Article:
It's been 15 years since the turn of the millennium when the United Nations convened and world leaders committed to the Millennium Development Goals (MDGs); a list of eight global commitments that, if met, would end extreme poverty. Each goal had specific targets, which were to be achieved by September 2015.
World leaders made a promise to make a tangible difference for the world's poorest and yet these commitments have not been met in their entirety and as a consequence extreme poverty has only been halved; it's progress but it falls short of the commitment that was made. Although there have been major achievements in accomplishing the MDGs, the progress made has been uneven among countries. Many countries, most notably Brazil and Rwanda, achieved many of the goals whereas other countries have failed to realize any of them. A main reason for the short fall was foreign aid contributions, many developed nations committed to contributing 0.7 percent of their gross national income to the cause, but failed to deliver.
In September these goals expire and again the world will have the opportunity to set a new agenda for the next 15 years. The United Nations are calling this new agenda the Sustainable Development Goals (SDG's); broader goals that are applicable to everyone in the world, totaling 17 goals that cover everything from climate change to sustainable development.
To contribute to this dialogue, One on One has partnered with the United Nations to produce a series of interviews with the leading members of the UN MDG Advocacy Group, including interviews with President Kagame of Rwanda, Prime Minister Erna Solberg of Norway, Muhammad Yunus and Jeffrey Sachs, to discuss the successes and challenges of these goals.
Starting with the release of the MDG Series, we are going to devote the year to presenting interviews that discuss the state of the world, not only what has been but more importantly what is to come. We will also be partnering with Global Citizen, an online content and campaign platform, to produce series that will engage citizens to participate in the discussion. It is the responsibility of the public, as much as it is our governments, to engage with this global agenda. Powered by Global Citizen, we are giving you the tools to know how to take that responsibility, to know what the world's challenges are, what the solutions might be and what you can do about them.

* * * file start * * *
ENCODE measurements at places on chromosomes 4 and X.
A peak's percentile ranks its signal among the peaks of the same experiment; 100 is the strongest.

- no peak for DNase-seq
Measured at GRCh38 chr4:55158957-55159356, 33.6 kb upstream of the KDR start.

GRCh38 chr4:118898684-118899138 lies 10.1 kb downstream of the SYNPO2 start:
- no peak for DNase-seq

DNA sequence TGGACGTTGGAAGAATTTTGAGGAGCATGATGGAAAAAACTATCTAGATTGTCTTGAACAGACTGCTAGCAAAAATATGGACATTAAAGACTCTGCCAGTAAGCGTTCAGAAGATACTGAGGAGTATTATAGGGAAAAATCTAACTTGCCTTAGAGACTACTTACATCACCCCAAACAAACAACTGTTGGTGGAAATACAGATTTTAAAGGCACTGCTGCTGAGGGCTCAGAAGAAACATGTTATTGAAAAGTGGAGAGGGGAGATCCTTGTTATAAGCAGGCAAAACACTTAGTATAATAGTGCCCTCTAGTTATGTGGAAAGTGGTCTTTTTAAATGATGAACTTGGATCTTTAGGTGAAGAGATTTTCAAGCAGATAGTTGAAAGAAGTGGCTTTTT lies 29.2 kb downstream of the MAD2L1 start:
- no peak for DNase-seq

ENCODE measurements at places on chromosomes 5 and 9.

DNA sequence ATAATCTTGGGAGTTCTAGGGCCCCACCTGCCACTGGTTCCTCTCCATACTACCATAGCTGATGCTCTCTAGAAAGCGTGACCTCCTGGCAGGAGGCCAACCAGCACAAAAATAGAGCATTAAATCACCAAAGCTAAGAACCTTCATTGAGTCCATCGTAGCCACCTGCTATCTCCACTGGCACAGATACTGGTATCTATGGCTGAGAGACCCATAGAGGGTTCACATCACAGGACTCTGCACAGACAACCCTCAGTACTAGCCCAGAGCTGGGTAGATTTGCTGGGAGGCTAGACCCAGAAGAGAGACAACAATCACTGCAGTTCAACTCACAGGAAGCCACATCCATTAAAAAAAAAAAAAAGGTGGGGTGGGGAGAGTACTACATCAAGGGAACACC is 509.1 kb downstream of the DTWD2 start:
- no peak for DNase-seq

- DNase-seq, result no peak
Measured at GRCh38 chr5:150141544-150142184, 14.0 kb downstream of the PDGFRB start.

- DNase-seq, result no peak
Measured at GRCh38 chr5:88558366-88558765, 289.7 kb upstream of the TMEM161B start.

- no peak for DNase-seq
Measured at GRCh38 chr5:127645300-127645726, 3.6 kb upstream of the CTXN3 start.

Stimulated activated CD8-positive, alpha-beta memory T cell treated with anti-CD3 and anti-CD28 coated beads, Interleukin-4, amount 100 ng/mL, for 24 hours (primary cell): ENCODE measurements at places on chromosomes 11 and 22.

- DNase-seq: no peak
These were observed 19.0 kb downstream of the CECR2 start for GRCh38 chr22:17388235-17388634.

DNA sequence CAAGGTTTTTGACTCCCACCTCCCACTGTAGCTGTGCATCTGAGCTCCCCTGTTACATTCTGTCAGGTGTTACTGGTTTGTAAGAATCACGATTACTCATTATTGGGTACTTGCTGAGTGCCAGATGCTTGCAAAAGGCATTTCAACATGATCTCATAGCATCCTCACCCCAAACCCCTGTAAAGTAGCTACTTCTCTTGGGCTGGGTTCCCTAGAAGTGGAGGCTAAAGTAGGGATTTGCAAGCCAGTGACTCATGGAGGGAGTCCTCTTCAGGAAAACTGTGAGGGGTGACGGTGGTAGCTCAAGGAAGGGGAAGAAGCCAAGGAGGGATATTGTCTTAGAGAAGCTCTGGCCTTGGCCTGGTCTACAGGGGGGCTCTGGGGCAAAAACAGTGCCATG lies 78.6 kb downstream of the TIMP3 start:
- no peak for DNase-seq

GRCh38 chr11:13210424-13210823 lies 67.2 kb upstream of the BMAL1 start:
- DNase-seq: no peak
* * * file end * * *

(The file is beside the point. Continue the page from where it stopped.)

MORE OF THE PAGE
Today in Washington, D.C., Global Citizen, The Earth Day Network, The World Bank and Connect for Climate, are hosting a concert on the steps of the National Mall. My Morning Jacket, Fall Out Boy, Mary J Blige, Usher, and No Doubt are going to perform for Global Citizen's 2015 Earth Day rally to educated and inspire citizens to take immediate action to end extreme poverty and address climate change. Hosted by Common, D'Banj, Fally Ipupa, VIXX, and Roy Kim, as well as presentations from Chris Martin, Will.i.am, UN Secretary General Ban Ki-Moon and President Kim of the World Bank, the concert and rally promises to be an inspiring event.
This year world leaders will agree on a pathway to sustainable development and Global Citizen is taking on the challenge to make sure they are known throughout the world and acted on. We're going to hear from most knowledgeable and culturally relevant people on this subject to create a dialogue about the challenges, the solutions and what can be done in terms of national development.
As we convene today at the national mall we ask you, to engage in the dialogue, to care about the issues and become a Global Citizen.